‘Now that Turkey sabotaged French President Hollande’s plan to garner Russia-US cooperation in fighting ISIS by downing the Russian plane, the Russian coalition may seek to forge alternative cooperation with France, Germany and EU rather than US and Turkey, possibly joined by China given recent ISIS execution of the Chinese hostage’ argues Fellow at the Center for Transatlantic Relations at SAIS-Johns Hopkins University Dr Christina Lin in her article published in the Times of Israel. Dr Lin – recently interviewed by chinaandgreece.com on China and the Islamic State – is one of the first scholars who have attempted to analyse the new international environment after the downing of the Russian plane and the dramatic deterioration of relations between Moscow and Ankara. In her view, Turkish President Erdogan has now given ‘a green light for Russian and Iraqi jetfighters to shoot down Turkish planes over Iraq [and] as China and India are also contemplating joining the Russian coalition, this would complicate the situation in both Syria and Iraq considerably’.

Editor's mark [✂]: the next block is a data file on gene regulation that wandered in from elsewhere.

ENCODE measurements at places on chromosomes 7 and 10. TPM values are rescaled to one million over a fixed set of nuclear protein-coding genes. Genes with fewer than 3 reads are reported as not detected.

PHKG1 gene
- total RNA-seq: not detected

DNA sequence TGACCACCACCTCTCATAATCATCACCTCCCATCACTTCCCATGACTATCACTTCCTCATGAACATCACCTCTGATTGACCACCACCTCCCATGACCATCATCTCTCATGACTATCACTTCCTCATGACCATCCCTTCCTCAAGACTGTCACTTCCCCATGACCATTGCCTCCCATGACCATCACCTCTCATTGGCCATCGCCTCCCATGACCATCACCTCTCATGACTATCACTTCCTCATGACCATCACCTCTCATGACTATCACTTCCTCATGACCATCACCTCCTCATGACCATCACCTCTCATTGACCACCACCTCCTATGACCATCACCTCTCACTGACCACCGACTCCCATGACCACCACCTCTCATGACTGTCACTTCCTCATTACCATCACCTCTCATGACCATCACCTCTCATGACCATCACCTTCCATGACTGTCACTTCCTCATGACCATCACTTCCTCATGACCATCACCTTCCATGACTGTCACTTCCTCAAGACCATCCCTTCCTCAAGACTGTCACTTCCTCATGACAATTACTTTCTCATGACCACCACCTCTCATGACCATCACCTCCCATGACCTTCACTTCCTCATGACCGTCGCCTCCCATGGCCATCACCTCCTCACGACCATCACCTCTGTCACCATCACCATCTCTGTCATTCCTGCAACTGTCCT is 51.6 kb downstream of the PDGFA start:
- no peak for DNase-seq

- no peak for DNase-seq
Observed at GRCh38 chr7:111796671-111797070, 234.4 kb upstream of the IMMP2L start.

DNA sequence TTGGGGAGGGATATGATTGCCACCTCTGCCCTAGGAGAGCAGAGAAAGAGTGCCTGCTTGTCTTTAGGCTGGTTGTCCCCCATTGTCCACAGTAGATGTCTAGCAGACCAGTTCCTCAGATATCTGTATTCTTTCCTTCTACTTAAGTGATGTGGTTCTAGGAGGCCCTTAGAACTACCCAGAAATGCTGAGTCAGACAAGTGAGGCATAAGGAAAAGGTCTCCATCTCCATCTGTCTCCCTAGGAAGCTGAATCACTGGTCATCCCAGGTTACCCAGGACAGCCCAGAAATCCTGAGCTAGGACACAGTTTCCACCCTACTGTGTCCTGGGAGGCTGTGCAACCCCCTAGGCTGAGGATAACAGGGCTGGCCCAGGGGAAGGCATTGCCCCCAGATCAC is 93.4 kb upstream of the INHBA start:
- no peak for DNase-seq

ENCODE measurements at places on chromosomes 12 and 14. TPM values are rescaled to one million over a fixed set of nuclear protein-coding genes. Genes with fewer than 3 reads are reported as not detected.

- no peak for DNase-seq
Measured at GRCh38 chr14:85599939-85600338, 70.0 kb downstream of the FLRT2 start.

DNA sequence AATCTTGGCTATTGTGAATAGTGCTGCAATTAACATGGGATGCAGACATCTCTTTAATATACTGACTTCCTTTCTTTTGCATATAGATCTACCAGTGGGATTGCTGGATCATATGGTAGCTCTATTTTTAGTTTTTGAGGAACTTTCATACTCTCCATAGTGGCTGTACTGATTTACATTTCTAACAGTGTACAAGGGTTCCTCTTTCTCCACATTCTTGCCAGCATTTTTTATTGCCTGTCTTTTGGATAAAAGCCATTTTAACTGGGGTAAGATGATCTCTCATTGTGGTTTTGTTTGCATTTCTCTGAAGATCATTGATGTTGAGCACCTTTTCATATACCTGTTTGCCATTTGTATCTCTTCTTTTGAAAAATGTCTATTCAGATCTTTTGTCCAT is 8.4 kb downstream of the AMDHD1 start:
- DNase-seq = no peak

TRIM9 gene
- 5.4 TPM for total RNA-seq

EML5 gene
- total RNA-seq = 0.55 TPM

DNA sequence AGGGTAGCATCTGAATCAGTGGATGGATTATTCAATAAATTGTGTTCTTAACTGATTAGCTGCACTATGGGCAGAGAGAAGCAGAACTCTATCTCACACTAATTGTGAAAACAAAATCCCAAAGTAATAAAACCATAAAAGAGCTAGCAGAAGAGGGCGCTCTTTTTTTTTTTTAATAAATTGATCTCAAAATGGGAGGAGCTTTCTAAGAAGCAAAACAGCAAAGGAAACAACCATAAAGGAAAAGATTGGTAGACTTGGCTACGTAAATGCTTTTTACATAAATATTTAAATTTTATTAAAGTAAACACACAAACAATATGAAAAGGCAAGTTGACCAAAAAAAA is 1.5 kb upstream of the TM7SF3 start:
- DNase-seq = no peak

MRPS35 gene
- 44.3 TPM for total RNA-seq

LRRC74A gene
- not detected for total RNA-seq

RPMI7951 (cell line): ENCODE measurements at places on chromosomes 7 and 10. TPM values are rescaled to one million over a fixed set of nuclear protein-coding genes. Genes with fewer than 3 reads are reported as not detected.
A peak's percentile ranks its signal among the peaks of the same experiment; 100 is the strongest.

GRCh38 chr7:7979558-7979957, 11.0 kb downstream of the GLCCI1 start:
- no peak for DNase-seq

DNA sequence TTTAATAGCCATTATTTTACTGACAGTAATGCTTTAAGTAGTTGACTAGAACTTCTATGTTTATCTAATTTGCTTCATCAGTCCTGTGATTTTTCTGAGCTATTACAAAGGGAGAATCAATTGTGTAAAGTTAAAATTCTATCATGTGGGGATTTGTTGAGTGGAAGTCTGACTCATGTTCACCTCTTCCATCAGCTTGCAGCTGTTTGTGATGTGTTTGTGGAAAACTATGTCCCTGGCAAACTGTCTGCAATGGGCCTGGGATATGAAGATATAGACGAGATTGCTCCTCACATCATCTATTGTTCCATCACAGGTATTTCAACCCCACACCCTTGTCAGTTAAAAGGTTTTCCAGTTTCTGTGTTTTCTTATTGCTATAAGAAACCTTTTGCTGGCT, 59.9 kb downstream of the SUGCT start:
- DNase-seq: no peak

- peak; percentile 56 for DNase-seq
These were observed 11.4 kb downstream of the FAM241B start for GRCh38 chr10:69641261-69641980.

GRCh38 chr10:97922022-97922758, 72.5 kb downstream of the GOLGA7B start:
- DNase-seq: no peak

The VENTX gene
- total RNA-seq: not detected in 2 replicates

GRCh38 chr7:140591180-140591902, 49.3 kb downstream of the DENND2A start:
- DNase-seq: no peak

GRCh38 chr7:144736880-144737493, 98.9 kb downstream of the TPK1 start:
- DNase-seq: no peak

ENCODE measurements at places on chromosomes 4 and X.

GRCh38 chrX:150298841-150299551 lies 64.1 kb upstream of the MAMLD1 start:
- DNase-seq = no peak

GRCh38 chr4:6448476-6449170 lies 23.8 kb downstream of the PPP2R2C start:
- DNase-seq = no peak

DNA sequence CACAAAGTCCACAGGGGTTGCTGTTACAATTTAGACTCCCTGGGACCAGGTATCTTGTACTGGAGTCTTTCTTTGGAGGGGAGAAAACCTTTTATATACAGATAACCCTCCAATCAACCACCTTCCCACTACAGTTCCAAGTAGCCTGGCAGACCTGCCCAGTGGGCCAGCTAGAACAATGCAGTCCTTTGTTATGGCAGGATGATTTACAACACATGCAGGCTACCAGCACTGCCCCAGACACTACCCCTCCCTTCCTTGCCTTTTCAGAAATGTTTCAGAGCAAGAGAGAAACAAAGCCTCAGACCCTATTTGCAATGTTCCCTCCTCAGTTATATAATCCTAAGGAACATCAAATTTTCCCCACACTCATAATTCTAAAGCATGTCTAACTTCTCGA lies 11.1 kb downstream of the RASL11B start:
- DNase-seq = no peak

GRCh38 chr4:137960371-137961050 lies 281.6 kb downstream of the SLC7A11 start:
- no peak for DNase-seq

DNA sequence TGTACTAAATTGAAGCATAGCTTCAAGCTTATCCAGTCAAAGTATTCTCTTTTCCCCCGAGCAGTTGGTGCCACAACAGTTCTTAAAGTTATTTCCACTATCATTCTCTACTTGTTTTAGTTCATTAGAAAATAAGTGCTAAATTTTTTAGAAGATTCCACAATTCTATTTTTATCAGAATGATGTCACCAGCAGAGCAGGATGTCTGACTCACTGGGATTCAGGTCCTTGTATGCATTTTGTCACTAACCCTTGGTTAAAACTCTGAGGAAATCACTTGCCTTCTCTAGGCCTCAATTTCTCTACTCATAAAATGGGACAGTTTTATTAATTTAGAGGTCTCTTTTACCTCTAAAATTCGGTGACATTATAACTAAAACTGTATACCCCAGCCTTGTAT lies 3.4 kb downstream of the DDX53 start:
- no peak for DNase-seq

According to Dr Christina Lin, Erdogan has already attempted in the past to use Turkish NATO membership as a tool to achieve his foreign policy goals and this is what he aims at after shooting down the Russian plane. In her analysis, she goes further and draws a parallel between the Turkish occupation of Northern Cyprus in 1974 and the current strategy of the Turkish government. As she says: ‘ Now it appears Turkey is once again expanding its sovereignty to its neighborhood, over northern Syria via an attempted no-fly zone, as well as over Kurdistan in northern Iraq.’ Within this context, she believes that NATO could be placed under risk due to Ankara’s strategy to push the Alliance towards an interest-based logic. Subsequently, she elaborates on the potential impact of this new reality in the Eastern Mediterranean as far as foreign policies of both Turkey and Russia are concerned. ‘By antagonising Cyprus, Greece, Egypt and Iraqi Kurdistan,Turkey is ironically the great unifier driving these countries to side with Russia in the Mediterranean’, Dr Lin asserts.